BLOW-UP is full of visual and verbal non-sequiturs and nearly all the scenes are composed of long-takes with plenty of 'longeurs' and 'temps mort.' This real-time approach -- often fragmented by abrupt and seemingly arbitrary cuts -- faithfully simulates Thomas' experience and the mechanical routine of his creative process and its fleeting moments of sudden inspiration and frenzied excitement. All throughout the film there is a recurrent pattern of relationships left unconsummated and work left undone. Just as he appears on the verge of establishing meaningful contact with someone or about to finally resolve himself to some efficacious deed or another, he is immediately distracted by something else that pops up.
Thomas resembles Odysseus in the way he is continually thwarted by chance encounters, which cause him to lose sight of his mission. Indeed, the film's meandering, episodic plot does seem to have elements of classical epic: the rock concert and the marijuana party afterward all suggest a ritual journey through a modern 'Land of the Lotus-Eaters.' Ironically, it is just when he discovers a sense of emotional commitment and social obligation in his life that his self-justifying cynicism and arrogant indifference toward others is replaced by a growing sense of impotence and defeat. In the final scene, speech is phased out of the film entirely, leaving only a silent form of physical communication unmediated by language and social pretensions.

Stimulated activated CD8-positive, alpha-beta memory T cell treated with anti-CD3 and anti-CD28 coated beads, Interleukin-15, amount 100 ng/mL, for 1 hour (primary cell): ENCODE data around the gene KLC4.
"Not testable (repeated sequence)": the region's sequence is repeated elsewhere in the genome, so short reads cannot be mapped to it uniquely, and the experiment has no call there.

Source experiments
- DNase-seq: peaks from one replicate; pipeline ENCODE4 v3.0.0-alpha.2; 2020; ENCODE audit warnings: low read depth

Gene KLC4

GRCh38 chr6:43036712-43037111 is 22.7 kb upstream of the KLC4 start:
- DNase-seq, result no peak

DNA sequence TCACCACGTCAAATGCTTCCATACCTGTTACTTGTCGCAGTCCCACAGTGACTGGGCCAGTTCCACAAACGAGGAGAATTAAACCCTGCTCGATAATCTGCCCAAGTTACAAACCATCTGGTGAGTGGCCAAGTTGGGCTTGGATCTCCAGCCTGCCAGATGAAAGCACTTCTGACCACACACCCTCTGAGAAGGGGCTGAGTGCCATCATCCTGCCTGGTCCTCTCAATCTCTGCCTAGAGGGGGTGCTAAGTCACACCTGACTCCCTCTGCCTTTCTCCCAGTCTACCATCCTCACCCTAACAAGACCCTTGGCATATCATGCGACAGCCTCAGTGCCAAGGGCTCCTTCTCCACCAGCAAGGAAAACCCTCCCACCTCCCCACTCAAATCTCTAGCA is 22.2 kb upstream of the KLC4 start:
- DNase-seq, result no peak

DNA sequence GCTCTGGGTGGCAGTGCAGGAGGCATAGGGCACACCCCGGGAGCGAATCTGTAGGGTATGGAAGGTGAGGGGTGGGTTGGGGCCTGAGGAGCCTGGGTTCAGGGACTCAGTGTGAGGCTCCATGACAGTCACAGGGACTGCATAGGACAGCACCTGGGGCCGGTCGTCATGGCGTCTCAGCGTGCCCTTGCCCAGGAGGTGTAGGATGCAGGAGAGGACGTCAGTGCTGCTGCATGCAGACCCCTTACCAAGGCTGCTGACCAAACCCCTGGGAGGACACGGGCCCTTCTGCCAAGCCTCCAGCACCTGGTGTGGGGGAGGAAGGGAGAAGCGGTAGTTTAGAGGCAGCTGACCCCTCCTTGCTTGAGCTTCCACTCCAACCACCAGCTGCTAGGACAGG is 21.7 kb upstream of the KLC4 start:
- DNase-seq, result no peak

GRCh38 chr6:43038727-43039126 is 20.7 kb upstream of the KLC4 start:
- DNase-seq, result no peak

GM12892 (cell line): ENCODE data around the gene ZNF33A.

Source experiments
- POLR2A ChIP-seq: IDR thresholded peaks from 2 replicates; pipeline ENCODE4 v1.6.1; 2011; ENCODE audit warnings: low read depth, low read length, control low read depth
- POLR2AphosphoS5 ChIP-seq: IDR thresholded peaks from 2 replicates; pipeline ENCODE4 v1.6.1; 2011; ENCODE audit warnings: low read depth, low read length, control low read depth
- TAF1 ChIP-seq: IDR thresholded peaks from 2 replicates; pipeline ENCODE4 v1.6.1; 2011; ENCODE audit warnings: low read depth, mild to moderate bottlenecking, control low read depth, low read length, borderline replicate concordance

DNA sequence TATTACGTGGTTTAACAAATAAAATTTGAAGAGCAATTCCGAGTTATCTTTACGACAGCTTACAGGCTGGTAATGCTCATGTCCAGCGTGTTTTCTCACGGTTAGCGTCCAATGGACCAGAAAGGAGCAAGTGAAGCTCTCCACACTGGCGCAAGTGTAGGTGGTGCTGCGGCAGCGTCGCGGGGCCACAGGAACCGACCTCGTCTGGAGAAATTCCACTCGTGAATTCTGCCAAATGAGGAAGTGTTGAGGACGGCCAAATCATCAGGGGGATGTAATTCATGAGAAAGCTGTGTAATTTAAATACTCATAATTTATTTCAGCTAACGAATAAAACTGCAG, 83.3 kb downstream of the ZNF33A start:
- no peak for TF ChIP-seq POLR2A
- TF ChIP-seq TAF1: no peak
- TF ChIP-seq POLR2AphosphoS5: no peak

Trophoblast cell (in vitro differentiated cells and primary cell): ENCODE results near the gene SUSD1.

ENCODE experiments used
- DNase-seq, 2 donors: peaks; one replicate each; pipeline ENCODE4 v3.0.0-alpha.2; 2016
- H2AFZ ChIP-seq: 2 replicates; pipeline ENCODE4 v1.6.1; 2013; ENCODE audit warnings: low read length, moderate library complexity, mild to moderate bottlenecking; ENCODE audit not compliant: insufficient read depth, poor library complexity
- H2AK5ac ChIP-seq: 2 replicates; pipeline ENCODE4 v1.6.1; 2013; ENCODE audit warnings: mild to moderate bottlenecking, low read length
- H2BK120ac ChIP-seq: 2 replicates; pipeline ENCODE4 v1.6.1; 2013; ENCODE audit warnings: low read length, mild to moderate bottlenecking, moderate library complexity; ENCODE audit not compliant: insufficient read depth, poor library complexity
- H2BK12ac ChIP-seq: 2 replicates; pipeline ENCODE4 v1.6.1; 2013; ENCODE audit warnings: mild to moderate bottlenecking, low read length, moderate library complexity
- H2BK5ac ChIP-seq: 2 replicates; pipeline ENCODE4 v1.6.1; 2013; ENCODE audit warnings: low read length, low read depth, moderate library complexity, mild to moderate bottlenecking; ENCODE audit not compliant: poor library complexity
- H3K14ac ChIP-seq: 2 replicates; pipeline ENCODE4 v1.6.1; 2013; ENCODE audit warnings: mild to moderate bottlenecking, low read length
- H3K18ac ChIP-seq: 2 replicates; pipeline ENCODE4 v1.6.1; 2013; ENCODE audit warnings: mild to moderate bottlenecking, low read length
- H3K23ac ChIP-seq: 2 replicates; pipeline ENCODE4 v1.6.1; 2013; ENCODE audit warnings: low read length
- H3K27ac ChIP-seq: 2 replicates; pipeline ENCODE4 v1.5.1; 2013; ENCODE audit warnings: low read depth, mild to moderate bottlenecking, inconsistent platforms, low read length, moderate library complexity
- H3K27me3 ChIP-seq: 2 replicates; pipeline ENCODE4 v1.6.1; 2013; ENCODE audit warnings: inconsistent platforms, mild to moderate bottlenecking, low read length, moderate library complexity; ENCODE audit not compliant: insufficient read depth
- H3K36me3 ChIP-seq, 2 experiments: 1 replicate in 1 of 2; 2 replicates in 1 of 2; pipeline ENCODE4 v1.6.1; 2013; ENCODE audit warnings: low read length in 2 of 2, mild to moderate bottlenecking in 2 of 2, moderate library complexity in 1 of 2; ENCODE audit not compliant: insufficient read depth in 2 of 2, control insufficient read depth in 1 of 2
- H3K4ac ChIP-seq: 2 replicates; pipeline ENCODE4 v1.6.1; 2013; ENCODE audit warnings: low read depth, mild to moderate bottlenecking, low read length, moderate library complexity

BLOW-UP was the Antonioni's greatest commercial and critical triumph and the film's narrative -- an odyssey through a modern city, following the protagonist from feigned poverty to the false security of wealth and ending on a note of final lingering doubt about one's place and purpose in the world -- seems itself a trenchant comment on the nature of success and what it does to people. By transposing to 'Swinging London' the Marxist concerns of his Italian films, Antonioni demonstrates once again that this malaise of modern life is not caused by technology and consumer culture but rather by man's failure to adapt to the conditions of the new environment he has created for himself.